Sometimes it is useful to go back to the rights associated with print
If one of my students came from a country that "Publisher A" did not
wish to deal with, would I refuse him or her the right to buy the
text book? If so, would it be my responsibility (as module tutor) or
the bookshop's responsibility (as information provider) for enforcing
I think not. Perhaps such material already exists (one thinks of the
recent alarms of Homeland Security vs Enemy Students learning how to
make biological weapons), but that concern is usually about the
knowledge transfer, not the educational materials.
Obviously, a VLE can be constructed so that it records the location,
residency and ethnicity of all students who are registered for a
module and could easily be programmed to disbar certain information
products from users on any of these criteria. (At any moment I might
have to say "EPrints can do that" :-)
However, this would be exceedingly inconvenient to me as a tutor and
would cause me to drop the use of any such products. (What do they
think I am going to do? Find alternative versions for some students?
In which case, everyone can use the alternatives!)
So, I would say to the publishers from a purely pragmatic perspective
(a) yes, the software can do it
(b) no, the educators won't do it
and that is before you get onto the moral case for denying students
access to education on the basis of trading restrictions.
On 5 Jun 2006, at 13:34, John Casey wrote:
> Dear All
> I have a request for some help and advice about the technical
> feasibility of blocking access to online materials via geographic
> Before I go any further I should state that I don think this is a
> good or desirable thing to do in the context of education. But this
> is an issue which concerns publishers - the control of distribution
> by territory. It is also something they have traditionally
> exercised in print and electronic materials and want to continue to
> be able to do, it is a basic right under copyright law to be able
> to exercise this control that has been around a long time.
> What I am particularly interested in is if a UK institution offeres
> courses to international students via a VLE and perhaps a VPN and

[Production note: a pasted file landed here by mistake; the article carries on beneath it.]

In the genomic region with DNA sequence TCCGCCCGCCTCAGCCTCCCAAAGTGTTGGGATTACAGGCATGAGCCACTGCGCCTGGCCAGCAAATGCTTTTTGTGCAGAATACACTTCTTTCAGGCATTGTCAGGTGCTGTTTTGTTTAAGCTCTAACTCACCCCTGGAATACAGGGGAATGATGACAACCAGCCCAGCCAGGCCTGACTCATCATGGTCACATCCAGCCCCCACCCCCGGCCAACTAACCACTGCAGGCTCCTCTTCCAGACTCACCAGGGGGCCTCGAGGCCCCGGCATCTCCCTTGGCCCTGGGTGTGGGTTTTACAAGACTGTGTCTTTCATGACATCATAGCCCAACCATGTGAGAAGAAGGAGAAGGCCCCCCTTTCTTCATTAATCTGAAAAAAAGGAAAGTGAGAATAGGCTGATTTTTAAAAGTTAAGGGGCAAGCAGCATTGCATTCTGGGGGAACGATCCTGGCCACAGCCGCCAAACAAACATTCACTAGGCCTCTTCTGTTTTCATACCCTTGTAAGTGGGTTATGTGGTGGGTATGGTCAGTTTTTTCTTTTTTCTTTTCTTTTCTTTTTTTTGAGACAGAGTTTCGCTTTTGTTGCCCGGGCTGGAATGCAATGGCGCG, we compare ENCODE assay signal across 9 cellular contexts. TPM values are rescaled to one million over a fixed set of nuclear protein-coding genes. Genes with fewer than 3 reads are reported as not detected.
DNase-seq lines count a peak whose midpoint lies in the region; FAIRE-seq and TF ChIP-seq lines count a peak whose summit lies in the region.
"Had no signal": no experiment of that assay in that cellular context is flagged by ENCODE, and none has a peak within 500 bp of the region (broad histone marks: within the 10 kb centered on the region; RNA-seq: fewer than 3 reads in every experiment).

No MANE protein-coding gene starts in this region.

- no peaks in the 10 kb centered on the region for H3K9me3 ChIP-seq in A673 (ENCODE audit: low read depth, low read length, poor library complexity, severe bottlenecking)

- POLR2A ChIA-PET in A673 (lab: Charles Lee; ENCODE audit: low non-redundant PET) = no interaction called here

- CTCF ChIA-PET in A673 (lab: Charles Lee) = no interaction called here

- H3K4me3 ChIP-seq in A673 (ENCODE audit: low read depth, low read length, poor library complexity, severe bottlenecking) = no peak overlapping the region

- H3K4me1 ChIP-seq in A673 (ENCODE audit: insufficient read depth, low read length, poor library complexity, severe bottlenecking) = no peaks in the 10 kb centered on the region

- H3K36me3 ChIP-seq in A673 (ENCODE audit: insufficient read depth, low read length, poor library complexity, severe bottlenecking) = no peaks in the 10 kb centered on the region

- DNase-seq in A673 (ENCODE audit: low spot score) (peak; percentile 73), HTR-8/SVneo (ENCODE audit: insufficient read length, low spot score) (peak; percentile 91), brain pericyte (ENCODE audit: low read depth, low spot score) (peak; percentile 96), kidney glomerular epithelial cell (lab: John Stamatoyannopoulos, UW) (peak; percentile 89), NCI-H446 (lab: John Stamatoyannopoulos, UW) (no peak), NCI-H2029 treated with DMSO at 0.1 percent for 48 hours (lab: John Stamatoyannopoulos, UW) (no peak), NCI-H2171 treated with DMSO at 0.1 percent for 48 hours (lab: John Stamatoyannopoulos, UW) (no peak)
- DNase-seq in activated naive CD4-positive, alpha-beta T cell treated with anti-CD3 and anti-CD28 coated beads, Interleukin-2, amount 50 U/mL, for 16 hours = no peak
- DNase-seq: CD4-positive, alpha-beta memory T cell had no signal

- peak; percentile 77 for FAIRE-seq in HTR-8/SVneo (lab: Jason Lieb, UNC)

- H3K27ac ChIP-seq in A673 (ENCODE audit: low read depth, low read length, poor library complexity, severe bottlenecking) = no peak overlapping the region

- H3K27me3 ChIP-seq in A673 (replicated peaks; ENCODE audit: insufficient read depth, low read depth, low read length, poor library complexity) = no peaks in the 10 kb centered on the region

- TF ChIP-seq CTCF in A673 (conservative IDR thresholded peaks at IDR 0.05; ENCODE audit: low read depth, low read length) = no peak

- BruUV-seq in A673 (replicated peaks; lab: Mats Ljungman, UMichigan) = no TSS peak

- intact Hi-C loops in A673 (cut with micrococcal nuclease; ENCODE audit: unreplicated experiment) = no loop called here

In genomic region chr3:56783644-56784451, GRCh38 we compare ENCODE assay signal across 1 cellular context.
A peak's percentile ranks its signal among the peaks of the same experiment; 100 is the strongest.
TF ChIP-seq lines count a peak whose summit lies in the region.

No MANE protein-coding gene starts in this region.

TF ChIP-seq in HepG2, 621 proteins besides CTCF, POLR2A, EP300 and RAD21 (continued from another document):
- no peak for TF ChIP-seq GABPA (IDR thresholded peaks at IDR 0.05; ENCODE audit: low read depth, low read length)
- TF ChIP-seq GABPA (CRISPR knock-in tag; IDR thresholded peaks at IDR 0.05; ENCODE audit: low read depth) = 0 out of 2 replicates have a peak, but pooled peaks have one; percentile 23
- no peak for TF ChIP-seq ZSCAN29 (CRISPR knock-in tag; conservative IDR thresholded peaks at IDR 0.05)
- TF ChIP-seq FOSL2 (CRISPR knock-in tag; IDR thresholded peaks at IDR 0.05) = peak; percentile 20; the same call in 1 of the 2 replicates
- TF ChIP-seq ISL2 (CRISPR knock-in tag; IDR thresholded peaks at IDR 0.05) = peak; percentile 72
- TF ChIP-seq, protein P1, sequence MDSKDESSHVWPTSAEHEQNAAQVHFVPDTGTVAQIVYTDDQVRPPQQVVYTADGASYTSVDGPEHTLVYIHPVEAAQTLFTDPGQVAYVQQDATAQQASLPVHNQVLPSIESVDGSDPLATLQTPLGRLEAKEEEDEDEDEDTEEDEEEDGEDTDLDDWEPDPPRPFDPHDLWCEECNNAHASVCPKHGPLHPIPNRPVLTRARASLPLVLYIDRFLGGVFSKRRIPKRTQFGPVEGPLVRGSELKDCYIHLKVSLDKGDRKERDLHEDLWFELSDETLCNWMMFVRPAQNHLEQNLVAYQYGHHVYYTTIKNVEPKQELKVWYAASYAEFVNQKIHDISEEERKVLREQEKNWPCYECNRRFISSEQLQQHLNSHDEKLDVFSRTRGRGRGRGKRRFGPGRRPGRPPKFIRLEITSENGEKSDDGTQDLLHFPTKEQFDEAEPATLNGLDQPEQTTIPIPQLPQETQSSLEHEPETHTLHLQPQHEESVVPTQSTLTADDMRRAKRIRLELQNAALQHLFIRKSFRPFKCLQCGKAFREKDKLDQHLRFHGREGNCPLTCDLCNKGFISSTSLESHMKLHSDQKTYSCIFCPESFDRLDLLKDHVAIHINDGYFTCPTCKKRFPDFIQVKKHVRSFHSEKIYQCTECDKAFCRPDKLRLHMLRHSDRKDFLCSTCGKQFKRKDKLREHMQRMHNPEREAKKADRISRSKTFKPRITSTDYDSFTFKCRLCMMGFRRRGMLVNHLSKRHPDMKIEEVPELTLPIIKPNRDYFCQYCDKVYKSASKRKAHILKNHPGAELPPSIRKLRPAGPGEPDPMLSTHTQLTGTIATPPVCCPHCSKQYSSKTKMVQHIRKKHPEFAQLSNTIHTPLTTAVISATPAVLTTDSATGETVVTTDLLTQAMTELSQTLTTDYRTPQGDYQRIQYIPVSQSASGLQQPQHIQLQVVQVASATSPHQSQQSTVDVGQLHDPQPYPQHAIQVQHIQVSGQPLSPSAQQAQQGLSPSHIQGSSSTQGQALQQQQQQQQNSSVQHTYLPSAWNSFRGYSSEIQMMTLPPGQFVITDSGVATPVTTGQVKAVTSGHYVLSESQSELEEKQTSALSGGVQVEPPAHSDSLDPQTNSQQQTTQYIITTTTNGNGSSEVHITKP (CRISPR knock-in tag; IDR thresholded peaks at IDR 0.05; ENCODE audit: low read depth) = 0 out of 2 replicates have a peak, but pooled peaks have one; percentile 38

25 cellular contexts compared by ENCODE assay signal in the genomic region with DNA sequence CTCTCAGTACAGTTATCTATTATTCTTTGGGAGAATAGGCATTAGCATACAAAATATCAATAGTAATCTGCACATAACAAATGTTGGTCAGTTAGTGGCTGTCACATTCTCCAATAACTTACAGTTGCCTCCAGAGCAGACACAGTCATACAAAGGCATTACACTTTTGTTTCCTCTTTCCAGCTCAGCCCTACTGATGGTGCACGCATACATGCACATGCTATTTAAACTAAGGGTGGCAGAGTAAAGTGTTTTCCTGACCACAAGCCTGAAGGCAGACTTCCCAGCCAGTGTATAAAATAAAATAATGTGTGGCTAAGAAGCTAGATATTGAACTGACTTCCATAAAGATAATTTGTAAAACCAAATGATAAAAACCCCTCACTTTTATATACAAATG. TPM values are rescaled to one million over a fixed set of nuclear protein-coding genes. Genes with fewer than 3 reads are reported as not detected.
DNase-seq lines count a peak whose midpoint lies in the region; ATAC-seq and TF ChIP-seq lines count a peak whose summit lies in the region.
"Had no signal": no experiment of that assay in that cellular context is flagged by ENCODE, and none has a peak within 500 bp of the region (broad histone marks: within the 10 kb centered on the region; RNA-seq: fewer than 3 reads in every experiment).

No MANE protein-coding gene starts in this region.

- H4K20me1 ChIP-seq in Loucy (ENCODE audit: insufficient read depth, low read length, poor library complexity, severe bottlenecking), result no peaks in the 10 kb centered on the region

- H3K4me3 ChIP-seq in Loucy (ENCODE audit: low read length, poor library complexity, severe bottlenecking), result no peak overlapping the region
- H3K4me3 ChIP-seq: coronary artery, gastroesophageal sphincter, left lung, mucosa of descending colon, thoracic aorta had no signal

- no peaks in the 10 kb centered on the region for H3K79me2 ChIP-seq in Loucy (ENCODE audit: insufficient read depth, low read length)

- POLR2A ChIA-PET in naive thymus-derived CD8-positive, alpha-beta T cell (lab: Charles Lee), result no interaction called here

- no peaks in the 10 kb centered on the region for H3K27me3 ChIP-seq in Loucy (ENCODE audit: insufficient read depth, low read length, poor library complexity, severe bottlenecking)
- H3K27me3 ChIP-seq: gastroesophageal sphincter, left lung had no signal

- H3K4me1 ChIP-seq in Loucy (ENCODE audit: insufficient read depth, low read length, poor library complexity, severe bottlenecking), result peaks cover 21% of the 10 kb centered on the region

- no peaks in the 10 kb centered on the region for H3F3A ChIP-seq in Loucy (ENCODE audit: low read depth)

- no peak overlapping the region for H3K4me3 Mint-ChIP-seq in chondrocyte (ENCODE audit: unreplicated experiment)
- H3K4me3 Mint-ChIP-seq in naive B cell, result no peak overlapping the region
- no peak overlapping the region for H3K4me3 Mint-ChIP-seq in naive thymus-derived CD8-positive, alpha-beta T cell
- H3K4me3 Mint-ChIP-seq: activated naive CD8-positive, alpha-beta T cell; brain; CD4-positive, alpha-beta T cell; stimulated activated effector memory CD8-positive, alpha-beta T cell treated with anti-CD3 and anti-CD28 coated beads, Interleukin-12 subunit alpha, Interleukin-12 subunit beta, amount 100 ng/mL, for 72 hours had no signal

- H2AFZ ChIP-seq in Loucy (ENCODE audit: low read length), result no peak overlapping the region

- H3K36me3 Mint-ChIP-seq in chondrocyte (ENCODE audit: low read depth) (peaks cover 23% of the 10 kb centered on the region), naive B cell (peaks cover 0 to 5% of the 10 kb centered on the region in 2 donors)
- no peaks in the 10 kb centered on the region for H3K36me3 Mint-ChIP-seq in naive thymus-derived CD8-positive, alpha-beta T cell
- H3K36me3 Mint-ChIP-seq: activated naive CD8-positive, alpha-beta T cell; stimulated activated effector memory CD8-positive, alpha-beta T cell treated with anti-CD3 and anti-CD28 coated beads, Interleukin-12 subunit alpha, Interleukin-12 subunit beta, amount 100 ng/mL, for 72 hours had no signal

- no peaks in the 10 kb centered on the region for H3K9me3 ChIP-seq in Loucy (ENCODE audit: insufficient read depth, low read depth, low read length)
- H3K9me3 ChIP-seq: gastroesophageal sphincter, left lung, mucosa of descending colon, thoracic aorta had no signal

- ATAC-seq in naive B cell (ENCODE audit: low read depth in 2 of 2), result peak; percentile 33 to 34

> that perhaps one country amongst several that was providing
> students was not a country that a certain publisher wanted to allow
> their materials into. Is there a way that for a certain piece of
> material that access could be blocked from that particular country?
> Similarly is there a way a course in a VLE could be set up so that
> it could be accessed by only certain countries? - this might be a
> way of providing alternate access arrangements to different materials.
> Obviously this scenario is a total pain, and not one I or, I am
> sure, you would like to get into as an educational provider. The
> reason I am asking is that some colleagues are currently involved
> in tough legal negotiations with a group of publishers and these
> issues are being raised by the publishers. What I need to know is
> how easy or hard it would it be able to do this - this will help
> the negotiators a great deal.
> If you can help - sure we can discusss it on the lists that this is
> being sent to and I am sure it might spark discussions about the
> merits of open access and the wrongs of the current copyright
> regime - but please also try to answer the questions as well so we
> can help our colleagues.
> John Casey
> Learning Materials Manager
> TrustDR JISC Project Manager
> UHI Millennium Institute
> Room 145, Perth College, Perth, PH1 2NX,
> e-mail: [log in to unmask]
> Tel: 01738 877213
> Mob: 07796930031